The Basics: Protection of Your Assets
When you file a Chapter 7 bankruptcy, most of the time you can keep whatever you own. These 10 bullet points will help you make sense of this.
- Property exemptions are not at all as straightforward as they may seem to be: This is not a “just-check-the-boxes” kind of task. There’s much more to it than just casually matching assets to exemptions. The exemption categories might sound straightforward about which of your assets they would cover, but very often they are not. For example, do the home contractor tools and equipment from a former business qualify under the “tools of trade” exemption if the debtor is not currently using them but hopes to in future employment? Understanding the exemptions requires being familiar with local and appellate court decisions, as well as how the trustees and judges are informally interpreting them.
- Federal and state exemption schemes: Congress has left it up to each state whether to give its residents the choice of using either a federal set of exemptions (found in the Bankruptcy Code) or a set of exemptions created by the state, OR to be required to use only the state set of exemptions. Choosing between the federal and state exemptions—when you have the option—is a crucial and often not obvious election.
- Whether you can use a state’s exemption scheme is a matter of timing: Which state’s scheme you must use depends on how long you’ve lived in your present state. You must have been “domiciled” in your current state for two full years before filing bankruptcy, or you cannot use the set of exemptions available to residents of that state. Otherwise you have to use the exemptions of the state where you were “domiciled” during the 6-month period immediately before those two years.
- Careful pre-bankruptcy planning can protect assets that exceed the applicable exemptions: In your bankruptcy documents you must report—under penalty of perjury—information about transactions that happened before filing bankruptcy. These transactions can be scrutinized by the trustee and/or creditors, can in some cases be undone, and can also cause other significant problems. Your actions could jeopardize your ability to get a discharge of your debts, and even expose you to criminal liability. Pre-bankruptcy planning can be valuable, but you must do this with highly competent legal counsel.
- Some trustees are more aggressive than others: Although you should have no surprises about your protected assets if you are represented by an attorney, your situation can get complicated if you have an unusually pushy trustee. After all, asset values are a matter of opinion, so the trustee may believe an asset’s value exceeds the exemption when you believe it does not. Because you cannot usually know in advance which trustee you will get out of a “panel” of them, you should assume you will get the “worst” of them.
- Be thorough in listing assets: The failure to list some of your assets in your bankruptcy documents can jeopardize your entire case, and in extreme cases even lead to criminal charges against you by the U.S. Attorney. Also, failing to list an asset which would have been exempt can result in losing the right to claim that exemption later, and thus potentially losing that asset.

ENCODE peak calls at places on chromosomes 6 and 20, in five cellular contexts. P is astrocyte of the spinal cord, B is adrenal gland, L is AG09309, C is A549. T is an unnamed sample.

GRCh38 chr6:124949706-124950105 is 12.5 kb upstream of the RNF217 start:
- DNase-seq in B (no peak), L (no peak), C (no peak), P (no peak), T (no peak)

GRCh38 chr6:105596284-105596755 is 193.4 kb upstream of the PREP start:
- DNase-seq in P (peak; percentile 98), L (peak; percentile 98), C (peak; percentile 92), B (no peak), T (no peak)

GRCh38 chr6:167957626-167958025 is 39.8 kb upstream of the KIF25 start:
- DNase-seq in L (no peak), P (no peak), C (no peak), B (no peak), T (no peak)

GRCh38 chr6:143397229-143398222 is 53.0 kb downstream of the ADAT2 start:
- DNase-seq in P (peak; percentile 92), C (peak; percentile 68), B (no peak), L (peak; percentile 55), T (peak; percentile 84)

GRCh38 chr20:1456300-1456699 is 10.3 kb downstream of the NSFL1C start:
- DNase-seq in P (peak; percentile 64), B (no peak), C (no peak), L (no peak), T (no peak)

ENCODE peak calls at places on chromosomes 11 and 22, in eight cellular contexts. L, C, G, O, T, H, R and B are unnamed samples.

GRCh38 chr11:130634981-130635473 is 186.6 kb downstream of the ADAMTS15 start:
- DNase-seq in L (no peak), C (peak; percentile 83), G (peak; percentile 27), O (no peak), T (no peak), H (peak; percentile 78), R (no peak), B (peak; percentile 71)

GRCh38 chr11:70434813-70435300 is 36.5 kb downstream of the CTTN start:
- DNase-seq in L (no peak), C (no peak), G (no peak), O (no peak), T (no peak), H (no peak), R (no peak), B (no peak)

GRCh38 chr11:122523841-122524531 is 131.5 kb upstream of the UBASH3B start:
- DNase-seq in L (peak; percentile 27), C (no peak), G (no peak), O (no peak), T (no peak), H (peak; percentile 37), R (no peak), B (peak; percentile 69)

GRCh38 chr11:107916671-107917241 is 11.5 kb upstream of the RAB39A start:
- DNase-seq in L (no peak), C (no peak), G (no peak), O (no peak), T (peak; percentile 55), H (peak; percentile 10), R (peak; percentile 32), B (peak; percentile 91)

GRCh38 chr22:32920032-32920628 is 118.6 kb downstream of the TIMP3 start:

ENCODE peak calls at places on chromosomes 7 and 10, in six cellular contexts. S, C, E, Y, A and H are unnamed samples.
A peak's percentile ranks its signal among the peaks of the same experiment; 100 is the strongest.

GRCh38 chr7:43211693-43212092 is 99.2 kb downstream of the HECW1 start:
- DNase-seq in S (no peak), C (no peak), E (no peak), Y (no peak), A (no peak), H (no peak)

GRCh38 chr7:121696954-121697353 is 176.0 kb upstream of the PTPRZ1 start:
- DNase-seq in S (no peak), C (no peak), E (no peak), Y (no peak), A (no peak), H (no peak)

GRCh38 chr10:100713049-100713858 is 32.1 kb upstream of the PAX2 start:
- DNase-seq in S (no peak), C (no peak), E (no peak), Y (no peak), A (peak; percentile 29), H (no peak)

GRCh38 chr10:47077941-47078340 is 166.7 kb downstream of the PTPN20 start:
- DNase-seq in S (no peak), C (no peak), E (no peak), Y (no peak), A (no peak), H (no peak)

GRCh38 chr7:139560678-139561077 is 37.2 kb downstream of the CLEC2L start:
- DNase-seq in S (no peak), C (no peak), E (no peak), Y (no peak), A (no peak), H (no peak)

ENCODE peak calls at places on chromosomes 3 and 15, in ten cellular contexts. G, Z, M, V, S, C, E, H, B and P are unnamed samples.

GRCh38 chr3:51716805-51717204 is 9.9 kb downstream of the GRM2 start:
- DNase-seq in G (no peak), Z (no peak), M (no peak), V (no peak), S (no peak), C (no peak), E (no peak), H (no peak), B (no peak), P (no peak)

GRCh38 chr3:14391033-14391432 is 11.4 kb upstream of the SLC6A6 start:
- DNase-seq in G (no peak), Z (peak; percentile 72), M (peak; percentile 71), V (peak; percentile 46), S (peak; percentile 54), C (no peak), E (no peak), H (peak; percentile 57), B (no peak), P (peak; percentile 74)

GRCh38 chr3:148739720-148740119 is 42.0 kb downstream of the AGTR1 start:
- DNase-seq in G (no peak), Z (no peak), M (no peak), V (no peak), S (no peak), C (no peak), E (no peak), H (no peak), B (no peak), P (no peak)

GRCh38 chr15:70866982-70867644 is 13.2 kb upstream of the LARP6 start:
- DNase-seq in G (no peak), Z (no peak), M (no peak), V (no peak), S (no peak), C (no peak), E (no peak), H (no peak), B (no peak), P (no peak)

- The trustee does not HAVE to take an asset just because it’s worth more than the exempt amount: Bankruptcy trustees can decide not to pursue an asset even if it is either partly or completely not exempt because 1) the asset is not worth enough to justify the trustee’s efforts to collect or liquidate it; 2) the trustee is not willing to bear the costs to collect or liquidate it (such as paying the attorney fees needed to pursue a claim of the debtor); or 3) the asset has problems which arguably outweigh its potential liquidation benefits to the trustee (such as land polluted with hazardous waste).
- You may be able to pay the trustee for the right to keep a non-exempt or partially non-exempt asset: Paying the non-exempt value of an asset, such as a vehicle, may be your best alternative, compared to doing without a vehicle, or risking getting an unreliable one, or filing a 3-to-5 year Chapter 13 case just to save your vehicle.
- Sometimes it’s fine for the trustee to take some of your assets: You may not need them—such as the leftover assets of a closed business—and may appreciate handing the liquation hassles over to the trustee. This could especially be true if the trustee will be using a significant part of the proceeds of sale to pay a debt you want paid, such as taxes or back child support.
- The difference in exemptions under Chapter 7 and 13: Although the set of exemptions used under both chapters is the same, the exemptions have a different purpose under each one. In Chapter 7, the exemptions determine whether you have any non-exempt assets for the trustee to take from you in order to distribute their proceeds to your creditors. In Chapter 13, the exemptions are applied for the purpose of determining whether there are any non-exempt assets, and if so, how much, and then to arrange to pay that nonexempt amount to your unsecured creditors over the life of the Chapter 13 plan.